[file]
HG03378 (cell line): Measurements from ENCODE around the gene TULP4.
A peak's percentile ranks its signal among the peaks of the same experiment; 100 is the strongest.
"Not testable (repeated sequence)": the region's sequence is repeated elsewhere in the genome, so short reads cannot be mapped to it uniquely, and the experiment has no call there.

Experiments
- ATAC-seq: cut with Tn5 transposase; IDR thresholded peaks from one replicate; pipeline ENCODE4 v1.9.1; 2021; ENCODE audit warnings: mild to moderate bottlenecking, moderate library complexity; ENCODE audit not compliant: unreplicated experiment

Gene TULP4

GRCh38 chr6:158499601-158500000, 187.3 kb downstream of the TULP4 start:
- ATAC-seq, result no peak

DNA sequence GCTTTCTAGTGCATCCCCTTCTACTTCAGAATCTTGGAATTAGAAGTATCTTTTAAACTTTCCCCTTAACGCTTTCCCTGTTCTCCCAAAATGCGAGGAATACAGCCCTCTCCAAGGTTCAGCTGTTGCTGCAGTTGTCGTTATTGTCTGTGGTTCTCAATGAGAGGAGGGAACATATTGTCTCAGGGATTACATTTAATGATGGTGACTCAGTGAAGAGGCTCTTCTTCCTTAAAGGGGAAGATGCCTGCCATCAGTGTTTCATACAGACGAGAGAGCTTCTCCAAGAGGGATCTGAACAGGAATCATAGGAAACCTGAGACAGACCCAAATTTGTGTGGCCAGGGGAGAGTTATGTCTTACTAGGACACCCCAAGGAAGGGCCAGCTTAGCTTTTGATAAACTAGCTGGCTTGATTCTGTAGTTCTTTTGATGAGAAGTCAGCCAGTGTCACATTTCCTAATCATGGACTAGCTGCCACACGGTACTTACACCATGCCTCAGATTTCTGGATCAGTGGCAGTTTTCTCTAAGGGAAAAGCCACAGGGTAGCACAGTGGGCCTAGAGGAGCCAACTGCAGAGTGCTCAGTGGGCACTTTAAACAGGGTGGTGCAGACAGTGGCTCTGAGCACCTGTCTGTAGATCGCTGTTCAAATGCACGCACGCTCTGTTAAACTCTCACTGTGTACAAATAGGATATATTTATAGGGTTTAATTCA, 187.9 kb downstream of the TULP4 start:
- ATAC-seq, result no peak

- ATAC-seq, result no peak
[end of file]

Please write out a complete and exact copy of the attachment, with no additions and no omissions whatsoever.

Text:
HG03378 (cell line): Measurements from ENCODE around the gene TULP4.
A peak's percentile ranks its signal among the peaks of the same experiment; 100 is the strongest.
"Not testable (repeated sequence)": the region's sequence is repeated elsewhere in the genome, so short reads cannot be mapped to it uniquely, and the experiment has no call there.

Experiments
- ATAC-seq: cut with Tn5 transposase; IDR thresholded peaks from one replicate; pipeline ENCODE4 v1.9.1; 2021; ENCODE audit warnings: mild to moderate bottlenecking, moderate library complexity; ENCODE audit not compliant: unreplicated experiment

Gene TULP4

GRCh38 chr6:158499601-158500000, 187.3 kb downstream of the TULP4 start:
- ATAC-seq, result no peak

DNA sequence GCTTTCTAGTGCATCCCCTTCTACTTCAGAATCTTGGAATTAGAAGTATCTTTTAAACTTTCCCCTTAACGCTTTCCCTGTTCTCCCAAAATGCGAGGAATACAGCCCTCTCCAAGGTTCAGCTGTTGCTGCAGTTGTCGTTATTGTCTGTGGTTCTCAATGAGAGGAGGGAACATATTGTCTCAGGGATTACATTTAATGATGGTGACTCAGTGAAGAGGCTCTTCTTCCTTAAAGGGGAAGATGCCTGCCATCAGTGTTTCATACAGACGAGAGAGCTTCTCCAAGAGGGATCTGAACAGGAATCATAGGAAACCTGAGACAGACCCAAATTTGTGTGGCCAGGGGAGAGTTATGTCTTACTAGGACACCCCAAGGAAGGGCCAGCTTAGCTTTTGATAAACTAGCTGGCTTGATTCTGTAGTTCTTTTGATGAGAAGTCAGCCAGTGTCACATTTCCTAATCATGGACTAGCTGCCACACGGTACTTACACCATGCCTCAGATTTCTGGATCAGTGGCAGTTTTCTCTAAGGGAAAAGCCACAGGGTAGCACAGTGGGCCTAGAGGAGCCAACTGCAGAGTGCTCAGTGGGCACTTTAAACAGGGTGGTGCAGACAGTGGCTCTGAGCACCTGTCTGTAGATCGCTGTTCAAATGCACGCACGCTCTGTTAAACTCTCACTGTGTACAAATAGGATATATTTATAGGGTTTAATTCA, 187.9 kb downstream of the TULP4 start:
- ATAC-seq, result no peak

- ATAC-seq, result no peak